RED’s reputation is that it provides a digital look, “digital” vaguely meaning “not filmic”. While that certainly can be true, it’s a little misleading as a criticism for two reasons. First, non-filmic images can be beautiful in their own way. Check out Pablo Larrain’s Neruda from last year if you want an example. That was shot on RED and looks non-filmic as hell, but it works. The digital sharpness draws attention to the narrative’s artifice in ways that a more traditional, filmic, image would have made more intimate and less distancing.
Second, RED is capable of getting a more filmic look but, like all things with RED, you just have to make more choices to get there and those decisions likely involve learning the best practices from the RedUser forums, which does require more work. RED’s new IPP2 color science is a great start, providing more of the highlight roll-off you can achieve with the ALEV III sensor. With a set of vintage lenses and a Black Pro Mist filter to soften the image correctly, RED can emulate a filmic look if it needs to, and at a substantially lower price than you will likely pay with ARRI.
This topic is tricky, because while shooting at higher resolutions does technically allow your image to stand the test of the inevitable future higher-resolution screens, streams, and projectors, you have to contend with the fact that 35mm still looks great today. If future-proofing means having an image that will remain pleasing over time, there’s no evidence to suggest that a filmic look won’t do the trick.
For example, the recent support of shooting on film by big name directors like JJ Abrams, Quentin Tarantino and Christopher Nolan has essentially resurrected Kodak film processing. Star Wars is not a niche property, and if a filmic look is working for audiences of that size, why fix something that isn’t broken? Moreover, film is making a comeback due to its ardently passionate supporters. If it remains the standard of pleasing images, will digital ever be able to develop a life of its own? Does it even have to?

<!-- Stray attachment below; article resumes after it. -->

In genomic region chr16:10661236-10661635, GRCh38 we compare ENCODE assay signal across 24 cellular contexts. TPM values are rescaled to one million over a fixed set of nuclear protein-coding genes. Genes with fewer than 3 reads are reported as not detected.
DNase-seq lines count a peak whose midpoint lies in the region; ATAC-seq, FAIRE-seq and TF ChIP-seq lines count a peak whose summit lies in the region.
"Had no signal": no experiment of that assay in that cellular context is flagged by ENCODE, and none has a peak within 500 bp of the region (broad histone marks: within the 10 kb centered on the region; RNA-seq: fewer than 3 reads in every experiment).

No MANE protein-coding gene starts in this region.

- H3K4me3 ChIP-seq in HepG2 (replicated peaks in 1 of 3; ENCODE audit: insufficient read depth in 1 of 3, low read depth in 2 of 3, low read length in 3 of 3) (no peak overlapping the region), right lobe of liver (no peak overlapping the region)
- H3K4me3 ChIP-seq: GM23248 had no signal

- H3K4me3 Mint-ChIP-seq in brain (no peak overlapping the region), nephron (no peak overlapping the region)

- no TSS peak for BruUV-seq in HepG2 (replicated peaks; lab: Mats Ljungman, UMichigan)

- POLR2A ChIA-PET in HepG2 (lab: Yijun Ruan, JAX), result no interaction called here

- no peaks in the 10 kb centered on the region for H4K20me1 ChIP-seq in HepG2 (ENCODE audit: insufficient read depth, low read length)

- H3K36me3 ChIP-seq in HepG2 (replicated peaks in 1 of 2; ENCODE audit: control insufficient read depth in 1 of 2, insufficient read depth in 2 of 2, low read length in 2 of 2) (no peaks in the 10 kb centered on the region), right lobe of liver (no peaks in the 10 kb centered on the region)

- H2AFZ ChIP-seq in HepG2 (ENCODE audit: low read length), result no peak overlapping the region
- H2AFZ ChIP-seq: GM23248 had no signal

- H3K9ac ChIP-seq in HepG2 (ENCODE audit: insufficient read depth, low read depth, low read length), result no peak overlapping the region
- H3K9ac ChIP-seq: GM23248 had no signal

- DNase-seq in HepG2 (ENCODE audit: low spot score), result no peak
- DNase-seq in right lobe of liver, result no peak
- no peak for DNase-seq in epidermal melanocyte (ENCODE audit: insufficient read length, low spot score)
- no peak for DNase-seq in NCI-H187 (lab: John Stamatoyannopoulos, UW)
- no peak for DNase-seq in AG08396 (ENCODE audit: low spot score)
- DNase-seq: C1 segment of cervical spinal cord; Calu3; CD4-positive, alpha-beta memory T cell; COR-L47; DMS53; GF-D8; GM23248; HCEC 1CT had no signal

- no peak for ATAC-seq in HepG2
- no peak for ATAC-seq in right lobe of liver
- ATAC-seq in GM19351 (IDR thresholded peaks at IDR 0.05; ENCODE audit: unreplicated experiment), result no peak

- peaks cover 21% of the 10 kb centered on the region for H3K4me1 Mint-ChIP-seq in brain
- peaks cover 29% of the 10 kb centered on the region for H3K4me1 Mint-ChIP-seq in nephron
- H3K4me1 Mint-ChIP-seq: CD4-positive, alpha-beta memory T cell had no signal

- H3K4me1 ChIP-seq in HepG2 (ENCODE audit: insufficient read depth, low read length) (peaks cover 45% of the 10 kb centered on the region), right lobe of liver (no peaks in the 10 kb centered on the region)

Maybe not. My 8K Netflix stream on my 8K television of Guardians of the Galaxy Vol. 2 (shot on the Helium Vista Vision 8K) ten years from now will theoretically have the same level of detail of a then-modern movie. That’s really cool, and even if I don’t need to have that experience when I’m re-watching The Force Awakens — a beautifully-modern throwback to a classic sci-fi property — it’s great that I get to have it with a space adventure franchise that embraced its modernity wholeheartedly. That, I think, sums up the entire debate.
This is an exciting time to be a filmmaker. As digital technology advances, it will raise even more questions about what we really want from our digital cinema cameras. While there’s a chance of future generations being too digitally-minded to even recognize celluloid priorities, it’s more likely that digital cinema will never fully break from the film mentality. The desire of some for a purely digital filmmaking experience will always contrast with those who want to draw from deeper roots. Can the RED vs ARRI debate ever be solved? Is one way superior to the other? I don’t know, I’m just grateful to have the choice.